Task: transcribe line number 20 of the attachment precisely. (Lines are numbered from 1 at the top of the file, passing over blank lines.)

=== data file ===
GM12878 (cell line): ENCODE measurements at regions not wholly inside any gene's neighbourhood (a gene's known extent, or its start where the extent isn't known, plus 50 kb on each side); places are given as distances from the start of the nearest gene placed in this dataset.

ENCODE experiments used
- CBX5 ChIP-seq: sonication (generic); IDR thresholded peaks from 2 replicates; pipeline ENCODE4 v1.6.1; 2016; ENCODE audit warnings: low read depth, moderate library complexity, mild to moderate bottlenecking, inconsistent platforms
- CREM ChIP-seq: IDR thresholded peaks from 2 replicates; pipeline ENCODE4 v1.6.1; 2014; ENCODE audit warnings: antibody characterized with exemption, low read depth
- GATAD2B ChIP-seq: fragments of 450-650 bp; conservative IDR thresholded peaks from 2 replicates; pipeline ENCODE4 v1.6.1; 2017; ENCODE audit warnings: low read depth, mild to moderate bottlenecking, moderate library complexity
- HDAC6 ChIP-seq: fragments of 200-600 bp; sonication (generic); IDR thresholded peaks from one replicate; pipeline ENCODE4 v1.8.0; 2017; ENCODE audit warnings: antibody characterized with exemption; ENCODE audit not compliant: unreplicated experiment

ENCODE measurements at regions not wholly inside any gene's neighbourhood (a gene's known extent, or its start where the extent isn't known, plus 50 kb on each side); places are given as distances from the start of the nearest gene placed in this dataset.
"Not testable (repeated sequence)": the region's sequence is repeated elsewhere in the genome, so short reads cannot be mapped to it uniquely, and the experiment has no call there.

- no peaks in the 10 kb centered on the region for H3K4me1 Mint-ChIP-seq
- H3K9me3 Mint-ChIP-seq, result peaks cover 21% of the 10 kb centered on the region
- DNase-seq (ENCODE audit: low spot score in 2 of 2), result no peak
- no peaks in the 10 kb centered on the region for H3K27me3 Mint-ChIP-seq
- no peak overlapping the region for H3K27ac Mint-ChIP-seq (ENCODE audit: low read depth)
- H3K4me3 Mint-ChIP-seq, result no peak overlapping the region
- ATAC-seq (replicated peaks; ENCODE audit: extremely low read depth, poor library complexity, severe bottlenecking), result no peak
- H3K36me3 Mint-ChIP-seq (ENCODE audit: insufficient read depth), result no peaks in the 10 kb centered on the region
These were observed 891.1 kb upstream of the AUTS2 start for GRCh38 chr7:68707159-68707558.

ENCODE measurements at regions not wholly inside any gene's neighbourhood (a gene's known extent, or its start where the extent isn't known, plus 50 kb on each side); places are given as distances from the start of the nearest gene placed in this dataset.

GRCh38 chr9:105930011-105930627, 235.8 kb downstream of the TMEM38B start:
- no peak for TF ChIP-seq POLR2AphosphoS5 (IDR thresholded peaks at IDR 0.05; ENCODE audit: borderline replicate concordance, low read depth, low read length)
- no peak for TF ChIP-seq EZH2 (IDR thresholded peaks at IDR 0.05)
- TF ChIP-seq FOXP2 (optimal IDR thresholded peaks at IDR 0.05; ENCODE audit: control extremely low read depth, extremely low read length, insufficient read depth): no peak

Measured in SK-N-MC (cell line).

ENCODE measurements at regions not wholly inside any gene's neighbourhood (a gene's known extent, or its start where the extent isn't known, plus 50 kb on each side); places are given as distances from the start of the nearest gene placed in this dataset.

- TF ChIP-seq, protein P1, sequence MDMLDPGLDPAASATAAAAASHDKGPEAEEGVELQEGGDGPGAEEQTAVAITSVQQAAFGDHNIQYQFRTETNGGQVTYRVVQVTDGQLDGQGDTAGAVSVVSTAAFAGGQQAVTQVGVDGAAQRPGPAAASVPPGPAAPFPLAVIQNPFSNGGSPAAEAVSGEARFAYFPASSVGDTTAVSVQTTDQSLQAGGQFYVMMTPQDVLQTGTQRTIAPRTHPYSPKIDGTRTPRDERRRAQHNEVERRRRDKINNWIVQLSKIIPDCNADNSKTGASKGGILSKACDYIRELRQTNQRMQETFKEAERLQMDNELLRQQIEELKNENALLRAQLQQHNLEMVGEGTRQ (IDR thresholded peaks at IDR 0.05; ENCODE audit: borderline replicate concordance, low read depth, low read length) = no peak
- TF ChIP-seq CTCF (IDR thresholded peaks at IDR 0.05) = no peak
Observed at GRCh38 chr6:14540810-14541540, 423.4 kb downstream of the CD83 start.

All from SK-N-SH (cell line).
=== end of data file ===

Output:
- no peak for TF ChIP-seq POLR2AphosphoS5 (IDR thresholded peaks at IDR 0.05; ENCODE audit: borderline replicate concordance, low read depth, low read length)